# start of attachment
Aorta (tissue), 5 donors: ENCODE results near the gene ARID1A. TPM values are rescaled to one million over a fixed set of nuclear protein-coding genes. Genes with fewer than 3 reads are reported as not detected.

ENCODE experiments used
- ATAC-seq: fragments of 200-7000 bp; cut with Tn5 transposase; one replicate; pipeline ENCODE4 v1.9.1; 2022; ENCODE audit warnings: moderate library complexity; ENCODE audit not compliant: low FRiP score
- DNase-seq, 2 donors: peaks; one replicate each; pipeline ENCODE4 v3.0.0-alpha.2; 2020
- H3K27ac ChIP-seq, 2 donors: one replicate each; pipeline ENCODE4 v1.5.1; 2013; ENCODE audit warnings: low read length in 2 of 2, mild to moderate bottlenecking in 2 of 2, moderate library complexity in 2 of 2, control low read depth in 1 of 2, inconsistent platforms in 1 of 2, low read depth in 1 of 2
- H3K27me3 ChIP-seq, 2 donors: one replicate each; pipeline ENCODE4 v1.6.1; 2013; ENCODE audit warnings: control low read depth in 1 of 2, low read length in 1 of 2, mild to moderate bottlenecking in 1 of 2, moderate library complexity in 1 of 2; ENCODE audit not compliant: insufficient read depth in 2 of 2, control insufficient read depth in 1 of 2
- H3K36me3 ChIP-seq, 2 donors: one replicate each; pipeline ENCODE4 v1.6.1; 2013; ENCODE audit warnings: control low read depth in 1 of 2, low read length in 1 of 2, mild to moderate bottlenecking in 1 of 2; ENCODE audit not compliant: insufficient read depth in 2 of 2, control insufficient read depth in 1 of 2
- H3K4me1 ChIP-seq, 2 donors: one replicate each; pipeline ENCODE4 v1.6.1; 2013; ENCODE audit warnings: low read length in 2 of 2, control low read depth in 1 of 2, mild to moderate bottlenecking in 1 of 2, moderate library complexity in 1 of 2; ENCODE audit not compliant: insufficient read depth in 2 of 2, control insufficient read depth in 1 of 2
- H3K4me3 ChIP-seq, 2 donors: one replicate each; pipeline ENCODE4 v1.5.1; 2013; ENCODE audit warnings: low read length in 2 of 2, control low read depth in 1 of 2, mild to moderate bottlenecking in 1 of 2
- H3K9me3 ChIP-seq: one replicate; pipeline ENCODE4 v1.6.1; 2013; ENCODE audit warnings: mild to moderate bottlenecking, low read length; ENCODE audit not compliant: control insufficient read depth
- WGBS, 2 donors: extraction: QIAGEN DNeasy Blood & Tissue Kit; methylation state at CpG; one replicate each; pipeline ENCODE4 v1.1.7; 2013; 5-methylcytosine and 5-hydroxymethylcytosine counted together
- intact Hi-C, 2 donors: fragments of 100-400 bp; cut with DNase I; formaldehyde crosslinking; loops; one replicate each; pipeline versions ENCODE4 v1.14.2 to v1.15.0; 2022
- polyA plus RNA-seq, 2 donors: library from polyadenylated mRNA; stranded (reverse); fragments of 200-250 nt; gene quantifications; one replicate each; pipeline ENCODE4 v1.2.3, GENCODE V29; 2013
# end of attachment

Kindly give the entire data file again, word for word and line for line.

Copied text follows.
Aorta (tissue), 5 donors: ENCODE results near the gene ARID1A. TPM values are rescaled to one million over a fixed set of nuclear protein-coding genes. Genes with fewer than 3 reads are reported as not detected.

ENCODE experiments used
- ATAC-seq: fragments of 200-7000 bp; cut with Tn5 transposase; one replicate; pipeline ENCODE4 v1.9.1; 2022; ENCODE audit warnings: moderate library complexity; ENCODE audit not compliant: low FRiP score
- DNase-seq, 2 donors: peaks; one replicate each; pipeline ENCODE4 v3.0.0-alpha.2; 2020
- H3K27ac ChIP-seq, 2 donors: one replicate each; pipeline ENCODE4 v1.5.1; 2013; ENCODE audit warnings: low read length in 2 of 2, mild to moderate bottlenecking in 2 of 2, moderate library complexity in 2 of 2, control low read depth in 1 of 2, inconsistent platforms in 1 of 2, low read depth in 1 of 2
- H3K27me3 ChIP-seq, 2 donors: one replicate each; pipeline ENCODE4 v1.6.1; 2013; ENCODE audit warnings: control low read depth in 1 of 2, low read length in 1 of 2, mild to moderate bottlenecking in 1 of 2, moderate library complexity in 1 of 2; ENCODE audit not compliant: insufficient read depth in 2 of 2, control insufficient read depth in 1 of 2
- H3K36me3 ChIP-seq, 2 donors: one replicate each; pipeline ENCODE4 v1.6.1; 2013; ENCODE audit warnings: control low read depth in 1 of 2, low read length in 1 of 2, mild to moderate bottlenecking in 1 of 2; ENCODE audit not compliant: insufficient read depth in 2 of 2, control insufficient read depth in 1 of 2
- H3K4me1 ChIP-seq, 2 donors: one replicate each; pipeline ENCODE4 v1.6.1; 2013; ENCODE audit warnings: low read length in 2 of 2, control low read depth in 1 of 2, mild to moderate bottlenecking in 1 of 2, moderate library complexity in 1 of 2; ENCODE audit not compliant: insufficient read depth in 2 of 2, control insufficient read depth in 1 of 2
- H3K4me3 ChIP-seq, 2 donors: one replicate each; pipeline ENCODE4 v1.5.1; 2013; ENCODE audit warnings: low read length in 2 of 2, control low read depth in 1 of 2, mild to moderate bottlenecking in 1 of 2
- H3K9me3 ChIP-seq: one replicate; pipeline ENCODE4 v1.6.1; 2013; ENCODE audit warnings: mild to moderate bottlenecking, low read length; ENCODE audit not compliant: control insufficient read depth
- WGBS, 2 donors: extraction: QIAGEN DNeasy Blood & Tissue Kit; methylation state at CpG; one replicate each; pipeline ENCODE4 v1.1.7; 2013; 5-methylcytosine and 5-hydroxymethylcytosine counted together
- intact Hi-C, 2 donors: fragments of 100-400 bp; cut with DNase I; formaldehyde crosslinking; loops; one replicate each; pipeline versions ENCODE4 v1.14.2 to v1.15.0; 2022
- polyA plus RNA-seq, 2 donors: library from polyadenylated mRNA; stranded (reverse); fragments of 200-250 nt; gene quantifications; one replicate each; pipeline ENCODE4 v1.2.3, GENCODE V29; 2013